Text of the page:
One of the arguments as to why monetary policy should continue to be loose, both for the Federal
Reserve in the United States and for other central banks around the world, is to avoid the risk of a bout of deflation. But is that fear overstated? The Bank of International Settlements offers a discussion \”The costs of deflation: what does the historical record say?\” in its 84th Annual Report published last month. (For those not familiar with BIS, it\’s a Swiss-based international organization that has been around since 1930, and serves as a main forum for consultation and cooperation between central banks.
When looking at historical episodes of deflation, the BIS offers a simple comparison. Look at the five years before and after an episode of deflation started for a range of countries, and see what happened to growth of real GDP during that time. As a starting point, consider pre-World War I episodes of deflation from 1860-1901 in ten countries: Belgium, Canada, France, Germany, Italy, Japan, Netherlands, Switzerland, United Kingdom, United States. Some of these countries had multiple episodes of deflation during this time: for example, the U.S. economy had episodes of deflation starting in 1866, 1881, and 1891. When you match up the five years before and after the starting point of an episode of deflation with the path of GDP growth, here\’s what you get. The red line shows the price level (which peaks at time zero, because that\’s how the figure is constructed), and blue line shows the path of GDP relative to that time zero. For this time period, the onset of deflation on average doesn\’t seem to have any effect on economic growth.
How about during the early interwar period, meaning the 1920s and early 1930s? Here, the path of GDP growth across the 10 countries in this sample is definitely faster before the start of price deflations rather than after–but it remains positive. BIS writes: \”In the early interwar period (mainly in the 1920s), the number of somewhat more costly (“bad”) deflations increased: output still rose, but much more slowly – the average rates in the pre- and post-peak periods were 2.3% and 1.2%, respectively. (Perceptions of truly severe deflations during the interwar period are dominated by the exceptional experience of the Great Depression, when prices in the G10 economies fell cumulatively up to roughly 20% and output contracted by about 10%.)\”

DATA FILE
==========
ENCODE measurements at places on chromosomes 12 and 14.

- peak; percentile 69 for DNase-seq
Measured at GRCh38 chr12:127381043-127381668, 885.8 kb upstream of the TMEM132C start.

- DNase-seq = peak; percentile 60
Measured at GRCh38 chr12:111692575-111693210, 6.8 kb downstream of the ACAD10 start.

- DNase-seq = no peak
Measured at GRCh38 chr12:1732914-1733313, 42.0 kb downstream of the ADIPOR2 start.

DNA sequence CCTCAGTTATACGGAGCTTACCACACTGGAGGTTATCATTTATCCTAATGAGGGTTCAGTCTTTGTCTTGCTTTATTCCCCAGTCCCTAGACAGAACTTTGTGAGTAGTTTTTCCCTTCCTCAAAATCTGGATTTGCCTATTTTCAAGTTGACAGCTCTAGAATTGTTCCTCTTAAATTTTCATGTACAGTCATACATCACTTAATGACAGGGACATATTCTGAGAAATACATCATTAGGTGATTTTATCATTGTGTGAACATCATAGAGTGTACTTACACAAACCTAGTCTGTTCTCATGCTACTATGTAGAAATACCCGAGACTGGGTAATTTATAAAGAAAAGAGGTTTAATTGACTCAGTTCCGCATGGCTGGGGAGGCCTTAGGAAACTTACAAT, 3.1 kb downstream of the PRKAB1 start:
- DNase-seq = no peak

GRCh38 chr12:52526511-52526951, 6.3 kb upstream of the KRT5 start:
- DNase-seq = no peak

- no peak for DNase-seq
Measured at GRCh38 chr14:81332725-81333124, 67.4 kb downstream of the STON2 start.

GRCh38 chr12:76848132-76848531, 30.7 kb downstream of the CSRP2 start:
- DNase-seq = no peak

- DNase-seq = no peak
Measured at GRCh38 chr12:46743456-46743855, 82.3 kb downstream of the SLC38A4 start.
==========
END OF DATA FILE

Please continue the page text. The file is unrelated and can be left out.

Finally, what about more recent deflations from 1990 to 2013? For this time period, the sample now includes episodes of deflation in 13 places: Australia, China;l the euro area, Hong Kong SAR, Japan, New Zealand, Norway, Singapore, South Africa, Sweden, Switzerland, and the United States (in the third quarter of 2008). The recent episodes of deflation have been much shorter: thus, the red line showing the price level dips slightly, but then starts rising again after about a year. The path of GDP growth looks much the same in the five years before and after the deflation. As BIS writes: \”The deflation episodes during the past two and a half decades have, on average, been much more akin to the
good types experienced during the pre-World War I period than to those of the early interwar period …\”
BIS suggests four lessons that can be taken from this exercise.
\”First, the record is replete with examples of “good”, or at least “benign”, deflations in the sense that they coincided with output either rising along trend or undergoing only a modest and temporary setback. …
\”The second important feature of deflation dynamics revealed by the historical record is the general absence of an inherent deflation spiral risk – only the Great Depression episode featured a deflation spiral in the form of a strong and persistent decline in the price level; the other episodes did not. … The evidence, especially in recent decades, argues against the notion that deflations lead to vicious deflation spirals. In addition, the fact that wages are less flexible today than they were in the distant past reduces the likelihood of a self-reinforcing downward spiral of wages and prices. …\”
\”Third, it is asset price deflations rather than general deflations that have consistently and significantly harmed macroeconomic performance. Indeed, both the Great Depression in the United States and the Japanese deflation of the 1990s were preceded by a major collapse in equity prices and, especially, property prices. These observations suggest that the chain of causality runs primarily from asset price deflation to real economic downturn, and then to deflation, rather than from general deflation to economic activity. …
\”Fourth, recent deflation episodes have often gone hand in hand with rising asset prices, credit expansion and strong output performance. Examples include episodes in the 1990s and 2000s in countries as distinct as China and Norway. There is a risk that easy monetary policy in response to good deflations, aiming to bring inflation closer to target, could inadvertently accommodate the build-up of financial imbalances. Such resistance to “good” deflations can, over time, lead to “bad” deflations if the imbalances eventually unwind in a disruptive manner.\”
In short, the grim experience of the 1930s and its combination of deflation and Great Depression looks like a special case. The typical deflation is not accompanied by a steep recession. Nothing here argues that deflation is desirable or worth seeking to encourage. But the greater danger of economic recessio or Depression seems to arise not out of price deflation, but instead when asset prices bubbles overinflate, and then burst.